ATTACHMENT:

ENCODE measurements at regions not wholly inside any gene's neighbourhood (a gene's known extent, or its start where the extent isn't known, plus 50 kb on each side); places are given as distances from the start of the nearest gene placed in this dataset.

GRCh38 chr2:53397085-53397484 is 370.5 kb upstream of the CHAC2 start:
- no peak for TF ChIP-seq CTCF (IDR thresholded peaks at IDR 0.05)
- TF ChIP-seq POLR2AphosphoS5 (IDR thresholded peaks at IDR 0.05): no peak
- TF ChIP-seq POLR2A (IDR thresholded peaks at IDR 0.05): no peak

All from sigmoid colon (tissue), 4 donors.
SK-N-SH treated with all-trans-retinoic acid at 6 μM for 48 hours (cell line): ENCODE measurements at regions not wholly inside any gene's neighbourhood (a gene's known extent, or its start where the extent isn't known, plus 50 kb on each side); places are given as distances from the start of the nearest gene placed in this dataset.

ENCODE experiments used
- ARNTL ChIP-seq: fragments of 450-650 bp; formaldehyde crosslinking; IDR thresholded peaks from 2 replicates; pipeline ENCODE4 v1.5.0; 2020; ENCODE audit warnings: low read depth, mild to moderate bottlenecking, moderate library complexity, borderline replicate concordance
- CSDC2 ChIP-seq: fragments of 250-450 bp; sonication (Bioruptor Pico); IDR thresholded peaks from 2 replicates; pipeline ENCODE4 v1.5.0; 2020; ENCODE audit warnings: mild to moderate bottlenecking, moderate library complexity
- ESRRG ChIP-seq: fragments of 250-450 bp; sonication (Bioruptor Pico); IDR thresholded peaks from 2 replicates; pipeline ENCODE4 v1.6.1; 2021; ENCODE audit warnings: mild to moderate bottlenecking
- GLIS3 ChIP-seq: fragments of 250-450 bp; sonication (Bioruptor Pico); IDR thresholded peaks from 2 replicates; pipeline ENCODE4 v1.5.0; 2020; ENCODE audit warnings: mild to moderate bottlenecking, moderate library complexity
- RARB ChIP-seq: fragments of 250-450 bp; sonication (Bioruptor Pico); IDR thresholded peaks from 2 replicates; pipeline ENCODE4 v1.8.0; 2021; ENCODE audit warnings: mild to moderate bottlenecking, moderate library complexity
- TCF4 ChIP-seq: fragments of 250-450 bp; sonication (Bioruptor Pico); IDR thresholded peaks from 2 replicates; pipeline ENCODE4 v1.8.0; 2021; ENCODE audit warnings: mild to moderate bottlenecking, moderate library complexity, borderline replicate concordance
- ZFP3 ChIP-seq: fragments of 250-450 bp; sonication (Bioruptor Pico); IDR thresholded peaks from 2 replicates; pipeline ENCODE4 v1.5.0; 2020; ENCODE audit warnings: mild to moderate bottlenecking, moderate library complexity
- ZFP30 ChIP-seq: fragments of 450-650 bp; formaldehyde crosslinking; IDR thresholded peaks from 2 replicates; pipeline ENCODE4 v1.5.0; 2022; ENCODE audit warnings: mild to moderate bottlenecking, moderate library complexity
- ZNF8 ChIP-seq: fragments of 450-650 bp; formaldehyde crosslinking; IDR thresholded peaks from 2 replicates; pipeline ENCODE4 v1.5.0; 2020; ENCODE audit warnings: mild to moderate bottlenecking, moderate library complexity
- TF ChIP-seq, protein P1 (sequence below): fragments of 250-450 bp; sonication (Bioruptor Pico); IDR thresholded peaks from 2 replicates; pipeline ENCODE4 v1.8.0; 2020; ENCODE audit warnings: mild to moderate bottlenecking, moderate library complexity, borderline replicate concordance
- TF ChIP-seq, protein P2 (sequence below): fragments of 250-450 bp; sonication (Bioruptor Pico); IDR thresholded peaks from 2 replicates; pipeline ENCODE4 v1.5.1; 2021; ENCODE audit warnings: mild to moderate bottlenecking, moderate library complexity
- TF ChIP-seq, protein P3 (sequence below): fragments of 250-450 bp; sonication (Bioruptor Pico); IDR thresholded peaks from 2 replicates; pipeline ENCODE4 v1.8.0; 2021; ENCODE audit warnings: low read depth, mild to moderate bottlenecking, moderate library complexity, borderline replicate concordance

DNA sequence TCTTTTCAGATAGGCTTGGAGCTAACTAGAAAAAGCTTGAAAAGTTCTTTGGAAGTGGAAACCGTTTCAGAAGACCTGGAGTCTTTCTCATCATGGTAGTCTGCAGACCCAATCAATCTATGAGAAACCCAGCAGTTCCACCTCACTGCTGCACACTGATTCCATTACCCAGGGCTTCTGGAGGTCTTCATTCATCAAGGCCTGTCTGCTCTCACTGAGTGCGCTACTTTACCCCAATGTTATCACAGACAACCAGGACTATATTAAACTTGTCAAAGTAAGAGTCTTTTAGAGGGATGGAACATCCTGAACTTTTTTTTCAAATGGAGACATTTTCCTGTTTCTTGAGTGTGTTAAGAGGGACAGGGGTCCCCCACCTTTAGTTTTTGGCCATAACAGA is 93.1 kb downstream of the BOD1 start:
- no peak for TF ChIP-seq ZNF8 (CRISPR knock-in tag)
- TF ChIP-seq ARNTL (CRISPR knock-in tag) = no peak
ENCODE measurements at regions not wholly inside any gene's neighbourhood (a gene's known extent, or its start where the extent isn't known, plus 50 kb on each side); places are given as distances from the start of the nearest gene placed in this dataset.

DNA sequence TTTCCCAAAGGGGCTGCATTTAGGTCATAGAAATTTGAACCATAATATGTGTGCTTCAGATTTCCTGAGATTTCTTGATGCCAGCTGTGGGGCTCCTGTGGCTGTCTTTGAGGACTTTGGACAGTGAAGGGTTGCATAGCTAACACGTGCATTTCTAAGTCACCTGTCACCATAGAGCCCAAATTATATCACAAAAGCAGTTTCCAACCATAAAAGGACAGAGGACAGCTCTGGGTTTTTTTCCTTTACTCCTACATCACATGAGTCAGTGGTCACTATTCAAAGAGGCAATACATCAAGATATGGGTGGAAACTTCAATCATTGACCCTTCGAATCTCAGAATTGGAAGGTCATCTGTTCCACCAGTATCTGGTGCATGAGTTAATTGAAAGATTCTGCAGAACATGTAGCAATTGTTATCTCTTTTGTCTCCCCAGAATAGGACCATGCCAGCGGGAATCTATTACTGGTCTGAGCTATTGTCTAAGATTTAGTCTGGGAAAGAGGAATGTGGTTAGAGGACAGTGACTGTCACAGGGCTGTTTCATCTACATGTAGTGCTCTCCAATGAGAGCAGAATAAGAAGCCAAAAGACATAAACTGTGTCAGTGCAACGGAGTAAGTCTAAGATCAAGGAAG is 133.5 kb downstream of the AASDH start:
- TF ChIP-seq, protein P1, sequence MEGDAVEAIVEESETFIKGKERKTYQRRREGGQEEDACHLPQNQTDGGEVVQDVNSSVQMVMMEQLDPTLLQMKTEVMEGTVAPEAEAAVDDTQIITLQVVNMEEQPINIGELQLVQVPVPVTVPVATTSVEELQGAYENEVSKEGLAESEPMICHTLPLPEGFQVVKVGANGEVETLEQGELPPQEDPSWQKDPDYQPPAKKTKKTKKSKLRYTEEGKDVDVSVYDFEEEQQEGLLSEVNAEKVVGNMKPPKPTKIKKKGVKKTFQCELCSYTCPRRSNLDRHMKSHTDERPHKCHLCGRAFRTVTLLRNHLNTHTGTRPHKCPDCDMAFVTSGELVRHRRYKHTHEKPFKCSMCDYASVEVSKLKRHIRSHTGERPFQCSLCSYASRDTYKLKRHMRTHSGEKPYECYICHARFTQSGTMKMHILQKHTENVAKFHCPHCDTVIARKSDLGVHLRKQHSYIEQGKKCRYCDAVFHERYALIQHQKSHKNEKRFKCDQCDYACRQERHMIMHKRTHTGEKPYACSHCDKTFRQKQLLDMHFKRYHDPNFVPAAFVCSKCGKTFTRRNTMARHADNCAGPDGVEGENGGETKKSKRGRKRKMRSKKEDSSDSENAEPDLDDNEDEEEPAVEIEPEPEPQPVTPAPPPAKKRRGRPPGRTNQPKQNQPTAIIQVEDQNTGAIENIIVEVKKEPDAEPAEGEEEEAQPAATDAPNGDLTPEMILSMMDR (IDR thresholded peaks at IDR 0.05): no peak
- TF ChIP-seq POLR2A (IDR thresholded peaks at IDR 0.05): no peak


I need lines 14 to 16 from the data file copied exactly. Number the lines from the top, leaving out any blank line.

- TCF4 ChIP-seq: fragments of 250-450 bp; sonication (Bioruptor Pico); IDR thresholded peaks from 2 replicates; pipeline ENCODE4 v1.8.0; 2021; ENCODE audit warnings: mild to moderate bottlenecking, moderate library complexity, borderline replicate concordance
- ZFP3 ChIP-seq: fragments of 250-450 bp; sonication (Bioruptor Pico); IDR thresholded peaks from 2 replicates; pipeline ENCODE4 v1.5.0; 2020; ENCODE audit warnings: mild to moderate bottlenecking, moderate library complexity
- ZFP30 ChIP-seq: fragments of 450-650 bp; formaldehyde crosslinking; IDR thresholded peaks from 2 replicates; pipeline ENCODE4 v1.5.0; 2022; ENCODE audit warnings: mild to moderate bottlenecking, moderate library complexity